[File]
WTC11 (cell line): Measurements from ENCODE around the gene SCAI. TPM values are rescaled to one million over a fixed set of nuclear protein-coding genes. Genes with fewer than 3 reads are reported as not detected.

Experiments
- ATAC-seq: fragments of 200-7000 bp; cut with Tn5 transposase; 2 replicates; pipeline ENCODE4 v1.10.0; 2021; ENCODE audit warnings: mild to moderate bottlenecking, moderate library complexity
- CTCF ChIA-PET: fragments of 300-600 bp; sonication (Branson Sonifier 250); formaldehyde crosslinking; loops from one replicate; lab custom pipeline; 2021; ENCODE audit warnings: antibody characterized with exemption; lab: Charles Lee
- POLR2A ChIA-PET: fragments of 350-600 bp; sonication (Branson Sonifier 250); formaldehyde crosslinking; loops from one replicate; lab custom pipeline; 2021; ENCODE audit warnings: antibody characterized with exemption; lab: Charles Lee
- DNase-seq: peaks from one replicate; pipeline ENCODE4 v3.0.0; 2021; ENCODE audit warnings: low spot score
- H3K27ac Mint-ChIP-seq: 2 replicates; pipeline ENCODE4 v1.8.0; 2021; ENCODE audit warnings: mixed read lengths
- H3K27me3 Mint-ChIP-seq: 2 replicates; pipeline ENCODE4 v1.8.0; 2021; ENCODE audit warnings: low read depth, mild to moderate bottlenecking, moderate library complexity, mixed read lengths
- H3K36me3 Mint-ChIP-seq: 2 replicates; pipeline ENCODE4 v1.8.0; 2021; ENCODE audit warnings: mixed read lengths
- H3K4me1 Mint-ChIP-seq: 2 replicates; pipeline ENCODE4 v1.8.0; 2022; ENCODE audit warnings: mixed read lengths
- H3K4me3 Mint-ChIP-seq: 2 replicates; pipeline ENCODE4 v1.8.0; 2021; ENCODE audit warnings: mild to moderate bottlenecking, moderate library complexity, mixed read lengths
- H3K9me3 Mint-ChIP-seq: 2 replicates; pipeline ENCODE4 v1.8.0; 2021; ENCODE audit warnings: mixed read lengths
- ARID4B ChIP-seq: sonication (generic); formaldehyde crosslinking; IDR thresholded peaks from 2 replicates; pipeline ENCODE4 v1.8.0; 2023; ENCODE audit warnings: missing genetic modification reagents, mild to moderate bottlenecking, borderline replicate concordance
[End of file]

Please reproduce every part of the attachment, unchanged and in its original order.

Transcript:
WTC11 (cell line): Measurements from ENCODE around the gene SCAI. TPM values are rescaled to one million over a fixed set of nuclear protein-coding genes. Genes with fewer than 3 reads are reported as not detected.

Experiments
- ATAC-seq: fragments of 200-7000 bp; cut with Tn5 transposase; 2 replicates; pipeline ENCODE4 v1.10.0; 2021; ENCODE audit warnings: mild to moderate bottlenecking, moderate library complexity
- CTCF ChIA-PET: fragments of 300-600 bp; sonication (Branson Sonifier 250); formaldehyde crosslinking; loops from one replicate; lab custom pipeline; 2021; ENCODE audit warnings: antibody characterized with exemption; lab: Charles Lee
- POLR2A ChIA-PET: fragments of 350-600 bp; sonication (Branson Sonifier 250); formaldehyde crosslinking; loops from one replicate; lab custom pipeline; 2021; ENCODE audit warnings: antibody characterized with exemption; lab: Charles Lee
- DNase-seq: peaks from one replicate; pipeline ENCODE4 v3.0.0; 2021; ENCODE audit warnings: low spot score
- H3K27ac Mint-ChIP-seq: 2 replicates; pipeline ENCODE4 v1.8.0; 2021; ENCODE audit warnings: mixed read lengths
- H3K27me3 Mint-ChIP-seq: 2 replicates; pipeline ENCODE4 v1.8.0; 2021; ENCODE audit warnings: low read depth, mild to moderate bottlenecking, moderate library complexity, mixed read lengths
- H3K36me3 Mint-ChIP-seq: 2 replicates; pipeline ENCODE4 v1.8.0; 2021; ENCODE audit warnings: mixed read lengths
- H3K4me1 Mint-ChIP-seq: 2 replicates; pipeline ENCODE4 v1.8.0; 2022; ENCODE audit warnings: mixed read lengths
- H3K4me3 Mint-ChIP-seq: 2 replicates; pipeline ENCODE4 v1.8.0; 2021; ENCODE audit warnings: mild to moderate bottlenecking, moderate library complexity, mixed read lengths
- H3K9me3 Mint-ChIP-seq: 2 replicates; pipeline ENCODE4 v1.8.0; 2021; ENCODE audit warnings: mixed read lengths
- ARID4B ChIP-seq: sonication (generic); formaldehyde crosslinking; IDR thresholded peaks from 2 replicates; pipeline ENCODE4 v1.8.0; 2023; ENCODE audit warnings: missing genetic modification reagents, mild to moderate bottlenecking, borderline replicate concordance